The many varieties of squash and how to cook them
When you hear the word squash, what do you think of? Acorn squash? Spaghetti squash? Or maybe just a zucchini?
Truth is, squash comes in all shapes and sizes. What do they all have in common? Native to America, they’re all members of the gourd family and all grow on vines. They’re low in calories and high in nutrients: A four-ounce serving can provide 20% or more of your recommended daily value of magnesium, potassium and vitamins A, C and E. Squash is also a good source of calcium, antioxidants and beta-carotene.
There are almost 40 varieties of squash available in the United States, classified either as “summer squash” or “winter squash.” This terminology dates back centuries, and was based on durability rather than time of harvest: If a squash spoiled before winter hit, it was called a summer squash and if it kept well into the winter, it was called a winter squash.
Summer squash are thin-skinned and bruise easily. The smaller they are, the sweeter they taste. They also contain more water than winter squash. Varieties include zucchini, yellow zucchini, crookneck squash and pattypan squash. They generally last about a week in the fridge before they go bad.
Winter squash have thick, inedible rinds that make them more durable, and they contain less moisture than summer squash. Varieties include acorn squash, butternut squash, spaghetti squash and pumpkins. Winter squash keeps well in cool, dark places for up to three months. When storing a winter squash with a woody stem (like a pumpkin or butternut squash), make sure the stem is at least 4 inches long to help retain moisture. Softer stems can be 1-2 inches long.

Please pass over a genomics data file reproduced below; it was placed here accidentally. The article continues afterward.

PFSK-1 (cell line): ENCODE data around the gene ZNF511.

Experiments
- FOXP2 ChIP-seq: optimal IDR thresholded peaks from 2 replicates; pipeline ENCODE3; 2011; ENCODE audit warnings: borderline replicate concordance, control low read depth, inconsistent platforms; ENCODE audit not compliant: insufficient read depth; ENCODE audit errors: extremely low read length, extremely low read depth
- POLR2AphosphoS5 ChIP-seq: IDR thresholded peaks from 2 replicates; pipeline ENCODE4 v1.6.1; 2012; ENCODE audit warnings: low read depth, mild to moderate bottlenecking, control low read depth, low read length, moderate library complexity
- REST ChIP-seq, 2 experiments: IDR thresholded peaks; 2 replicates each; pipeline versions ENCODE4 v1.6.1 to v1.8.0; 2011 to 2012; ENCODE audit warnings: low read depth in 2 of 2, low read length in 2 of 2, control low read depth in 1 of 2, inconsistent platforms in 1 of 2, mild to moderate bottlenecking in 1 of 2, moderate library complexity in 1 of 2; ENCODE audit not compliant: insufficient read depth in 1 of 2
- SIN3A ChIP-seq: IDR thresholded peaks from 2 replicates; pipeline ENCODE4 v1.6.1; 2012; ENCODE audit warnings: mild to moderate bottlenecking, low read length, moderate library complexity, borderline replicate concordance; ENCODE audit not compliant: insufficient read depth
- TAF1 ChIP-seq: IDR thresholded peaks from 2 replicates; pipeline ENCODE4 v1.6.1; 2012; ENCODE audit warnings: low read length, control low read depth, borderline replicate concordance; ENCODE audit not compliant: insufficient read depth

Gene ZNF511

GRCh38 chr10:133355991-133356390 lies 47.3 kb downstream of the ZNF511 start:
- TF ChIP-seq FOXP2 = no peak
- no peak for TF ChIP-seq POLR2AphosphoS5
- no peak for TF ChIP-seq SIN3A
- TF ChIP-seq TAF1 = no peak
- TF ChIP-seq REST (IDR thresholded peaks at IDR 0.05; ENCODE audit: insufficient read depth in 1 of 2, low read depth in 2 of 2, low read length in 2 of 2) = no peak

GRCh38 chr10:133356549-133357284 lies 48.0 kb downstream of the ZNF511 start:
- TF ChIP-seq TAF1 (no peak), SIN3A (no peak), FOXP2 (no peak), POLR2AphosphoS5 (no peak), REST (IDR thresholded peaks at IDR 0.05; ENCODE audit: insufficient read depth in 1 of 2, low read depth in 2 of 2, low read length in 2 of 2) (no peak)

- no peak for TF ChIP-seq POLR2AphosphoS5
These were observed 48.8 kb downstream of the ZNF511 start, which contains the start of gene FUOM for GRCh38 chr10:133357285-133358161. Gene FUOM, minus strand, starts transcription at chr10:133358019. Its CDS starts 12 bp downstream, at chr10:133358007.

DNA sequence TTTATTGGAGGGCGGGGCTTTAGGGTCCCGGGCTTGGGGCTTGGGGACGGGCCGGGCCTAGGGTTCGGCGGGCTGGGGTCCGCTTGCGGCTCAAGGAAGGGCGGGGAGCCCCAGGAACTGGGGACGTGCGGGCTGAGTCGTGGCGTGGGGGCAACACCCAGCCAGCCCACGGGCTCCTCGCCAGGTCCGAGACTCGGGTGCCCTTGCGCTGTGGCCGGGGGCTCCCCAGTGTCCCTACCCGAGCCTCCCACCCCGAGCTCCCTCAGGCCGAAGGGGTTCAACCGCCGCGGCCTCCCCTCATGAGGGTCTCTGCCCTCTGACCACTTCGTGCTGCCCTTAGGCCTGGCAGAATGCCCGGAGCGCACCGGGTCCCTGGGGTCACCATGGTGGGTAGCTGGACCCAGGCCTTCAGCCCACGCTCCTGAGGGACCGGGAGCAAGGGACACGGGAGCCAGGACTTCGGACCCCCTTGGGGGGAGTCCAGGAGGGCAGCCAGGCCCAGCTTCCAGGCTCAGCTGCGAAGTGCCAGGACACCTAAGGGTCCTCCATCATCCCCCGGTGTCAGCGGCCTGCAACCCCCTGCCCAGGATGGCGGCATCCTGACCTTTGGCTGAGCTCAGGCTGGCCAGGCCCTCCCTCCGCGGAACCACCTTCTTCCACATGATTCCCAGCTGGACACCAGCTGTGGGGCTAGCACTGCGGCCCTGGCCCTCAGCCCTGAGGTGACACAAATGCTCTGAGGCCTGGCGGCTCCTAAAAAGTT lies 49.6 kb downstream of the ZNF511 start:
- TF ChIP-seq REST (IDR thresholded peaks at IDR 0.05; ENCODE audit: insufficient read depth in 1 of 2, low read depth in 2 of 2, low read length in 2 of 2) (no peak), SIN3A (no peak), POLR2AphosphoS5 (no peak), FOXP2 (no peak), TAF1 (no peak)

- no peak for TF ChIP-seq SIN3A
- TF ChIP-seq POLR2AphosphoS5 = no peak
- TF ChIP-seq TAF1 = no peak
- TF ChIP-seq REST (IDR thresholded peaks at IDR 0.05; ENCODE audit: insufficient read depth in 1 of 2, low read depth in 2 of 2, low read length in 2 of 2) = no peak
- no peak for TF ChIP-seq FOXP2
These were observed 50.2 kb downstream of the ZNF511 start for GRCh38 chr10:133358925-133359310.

For a simple overview of squash and pumpkins, their flavors, and their availability in stores, check out our squash and pumpkin guide.
Wondering how to prepare squash? It’s really quite versatile: You can use it in salads (like our fabulous Spaghetti Squash with Braised Cranberries and Arugula Blue Cheese Salad), as a side dish or baked in bread. Summer squash can be eaten raw or cooked, skin and all. Winter squash must be cooked, and the seeds are delicious roasted.
Looking for more recipe inspiration? Head over to Pinterest and check out our collection of great squash recipes for fall.
Look for a wide variety of winter and summer squash in our produce department.